Caligorant Egyptian An Egyptian giant and cannibal who used to entrap strangers with a hidden net. This net was made by Vulcan to catch Mars and Venus, Mercury stole it for the purpose of catching Chloris, and left it in the temple of Anubis; Caligorant stole it thence. At length Astolpho blew his magic horn, and the giant ran affrighted into his own net, which dragged him to the ground. Whereupon Astolpho made the giant his captive, and despoiled him of his net.
Calliope Greek The Muse of of poetry & eloquence bonds
Callirhoe Greek A daughter of Oceanus, who was the mother of Geryones and Echidna by Chrysaor. By Neilus she was the mother of Chione, and by Poseidon of Minyas. Greek
Callisto Greek Is sometimes called a daughter of Lycaon in Arcadia and sometimes of Nycteus or Ceteus, and sometimes also she is described as a nymph. (Apollodorus iii) She was a huntress, and a companion of Artemis. Greek
Cally Berry Ireland Maiden goddess who, whilst her husband grew old and grey, she remained young and beautiful. Ireland
Calounger Brazil Death goddess and/or Goddess of the sea Brazil
Calpe Roman Calpe and Abyla. The two pillars of Hercules. According to one account, these two were originally only one mountain, which Hercules tore asunder; but some say he piled up each mountain separately, and poured the sea between them. Roman
Calva Roman A surname of Venus at Rome, which is derived by some from the verb calvere, to mock or annoy.
Calybe Greek Two mythical personages, one of whom was a nymph by whom Laomedon became the father of Bucolion, and the other a priestess of of Juno.
Calyce Greek Three mythical beings, the one a daughter of Aeolus and Enarete, and mother of Endymion (Apollodorus i.); the second a daughter of Hecaton and mother of Cygnus by Poseidon and the third is mentioned by Apollodorus among the daughters of Danaus; but the whole passage is probably corrupt. Greek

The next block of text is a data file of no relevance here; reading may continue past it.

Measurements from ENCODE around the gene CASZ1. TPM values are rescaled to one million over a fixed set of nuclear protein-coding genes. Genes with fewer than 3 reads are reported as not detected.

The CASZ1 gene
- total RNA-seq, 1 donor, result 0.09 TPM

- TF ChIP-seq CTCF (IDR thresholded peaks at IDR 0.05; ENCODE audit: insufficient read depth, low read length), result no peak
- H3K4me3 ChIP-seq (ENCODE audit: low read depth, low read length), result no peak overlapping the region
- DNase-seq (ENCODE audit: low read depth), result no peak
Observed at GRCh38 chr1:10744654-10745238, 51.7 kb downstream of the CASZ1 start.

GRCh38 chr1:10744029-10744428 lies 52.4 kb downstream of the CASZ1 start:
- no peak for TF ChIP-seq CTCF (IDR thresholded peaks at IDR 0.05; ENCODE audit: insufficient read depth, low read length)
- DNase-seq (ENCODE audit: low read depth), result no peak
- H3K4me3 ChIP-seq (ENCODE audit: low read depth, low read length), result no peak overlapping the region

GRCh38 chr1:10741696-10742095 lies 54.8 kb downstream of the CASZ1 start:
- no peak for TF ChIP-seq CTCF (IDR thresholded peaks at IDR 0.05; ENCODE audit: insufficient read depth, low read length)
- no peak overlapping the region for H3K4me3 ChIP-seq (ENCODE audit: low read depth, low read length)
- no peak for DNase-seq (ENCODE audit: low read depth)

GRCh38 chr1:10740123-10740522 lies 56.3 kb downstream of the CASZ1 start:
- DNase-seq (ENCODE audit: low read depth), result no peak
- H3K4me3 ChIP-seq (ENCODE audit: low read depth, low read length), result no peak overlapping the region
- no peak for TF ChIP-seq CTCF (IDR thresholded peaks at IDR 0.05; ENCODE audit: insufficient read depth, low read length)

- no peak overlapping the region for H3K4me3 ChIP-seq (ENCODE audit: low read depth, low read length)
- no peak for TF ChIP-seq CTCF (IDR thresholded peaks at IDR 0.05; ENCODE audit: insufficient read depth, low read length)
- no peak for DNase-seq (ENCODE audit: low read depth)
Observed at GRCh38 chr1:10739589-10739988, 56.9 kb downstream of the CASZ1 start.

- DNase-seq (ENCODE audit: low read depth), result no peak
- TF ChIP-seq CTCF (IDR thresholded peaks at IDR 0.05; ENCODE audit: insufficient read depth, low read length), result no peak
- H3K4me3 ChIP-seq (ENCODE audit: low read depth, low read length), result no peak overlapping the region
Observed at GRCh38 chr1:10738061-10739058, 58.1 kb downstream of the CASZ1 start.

Calydon Greek A son of Aetolus and Pronoe, married to Aeolia, by whom he became the father of Epicaste and Protogeneia. He was regarded as the founder of the Aetolian town of Calydon. Greek
Calydonius Greek A surname of Dionysus, whose image was carried from Calydon to Patrae and of Meleager, the hero in the Calydonian hunt.
Calypso Greek Under this name we find in Hesiod (Theogony 359) a daughter of Oceanus and Tethys, and in Apollodorus (Apollodorus i.) a daughter of Nereus, while the Homeric Calypso is described as a daughter of Atlas. This last Calypso was a nymph inhabiting the island of Ogygia, on the coast of which Odysseus was thrown when he was shipwrecked. Greek
Cama Indian The God of love and marriage. Indian
Camaxtli Aztec A god of war & fire as well as of one of of the 4 gods that created the world